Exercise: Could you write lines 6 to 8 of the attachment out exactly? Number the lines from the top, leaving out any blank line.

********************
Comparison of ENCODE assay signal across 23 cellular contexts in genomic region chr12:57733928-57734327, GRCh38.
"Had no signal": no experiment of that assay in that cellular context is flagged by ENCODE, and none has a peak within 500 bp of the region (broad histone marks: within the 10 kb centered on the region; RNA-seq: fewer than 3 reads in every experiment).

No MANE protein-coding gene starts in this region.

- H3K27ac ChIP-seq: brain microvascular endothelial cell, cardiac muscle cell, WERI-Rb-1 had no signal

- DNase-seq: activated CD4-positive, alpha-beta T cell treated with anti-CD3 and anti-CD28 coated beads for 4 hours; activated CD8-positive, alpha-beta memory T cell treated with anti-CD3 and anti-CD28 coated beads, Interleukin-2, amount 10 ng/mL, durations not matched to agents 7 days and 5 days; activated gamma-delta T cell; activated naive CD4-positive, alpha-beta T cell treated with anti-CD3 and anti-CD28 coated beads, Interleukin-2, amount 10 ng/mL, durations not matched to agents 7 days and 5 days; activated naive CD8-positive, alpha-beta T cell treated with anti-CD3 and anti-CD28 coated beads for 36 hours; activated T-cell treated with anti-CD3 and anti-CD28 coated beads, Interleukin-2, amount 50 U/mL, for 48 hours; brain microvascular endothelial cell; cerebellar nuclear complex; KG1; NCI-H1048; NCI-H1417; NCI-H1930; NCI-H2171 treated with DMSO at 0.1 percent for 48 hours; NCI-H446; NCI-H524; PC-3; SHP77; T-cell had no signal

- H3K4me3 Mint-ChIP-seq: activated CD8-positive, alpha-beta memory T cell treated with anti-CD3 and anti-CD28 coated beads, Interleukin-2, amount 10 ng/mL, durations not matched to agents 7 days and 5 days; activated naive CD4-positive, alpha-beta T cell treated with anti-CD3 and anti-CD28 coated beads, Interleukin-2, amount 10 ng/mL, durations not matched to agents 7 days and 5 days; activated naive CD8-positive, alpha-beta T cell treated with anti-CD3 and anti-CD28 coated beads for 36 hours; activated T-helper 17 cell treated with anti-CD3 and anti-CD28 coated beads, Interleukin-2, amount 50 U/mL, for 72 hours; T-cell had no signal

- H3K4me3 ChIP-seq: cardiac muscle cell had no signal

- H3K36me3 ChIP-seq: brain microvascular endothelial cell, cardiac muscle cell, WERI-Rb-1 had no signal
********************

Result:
- H3K4me3 Mint-ChIP-seq: activated CD8-positive, alpha-beta memory T cell treated with anti-CD3 and anti-CD28 coated beads, Interleukin-2, amount 10 ng/mL, durations not matched to agents 7 days and 5 days; activated naive CD4-positive, alpha-beta T cell treated with anti-CD3 and anti-CD28 coated beads, Interleukin-2, amount 10 ng/mL, durations not matched to agents 7 days and 5 days; activated naive CD8-positive, alpha-beta T cell treated with anti-CD3 and anti-CD28 coated beads for 36 hours; activated T-helper 17 cell treated with anti-CD3 and anti-CD28 coated beads, Interleukin-2, amount 50 U/mL, for 72 hours; T-cell had no signal

- H3K4me3 ChIP-seq: cardiac muscle cell had no signal

- H3K36me3 ChIP-seq: brain microvascular endothelial cell, cardiac muscle cell, WERI-Rb-1 had no signal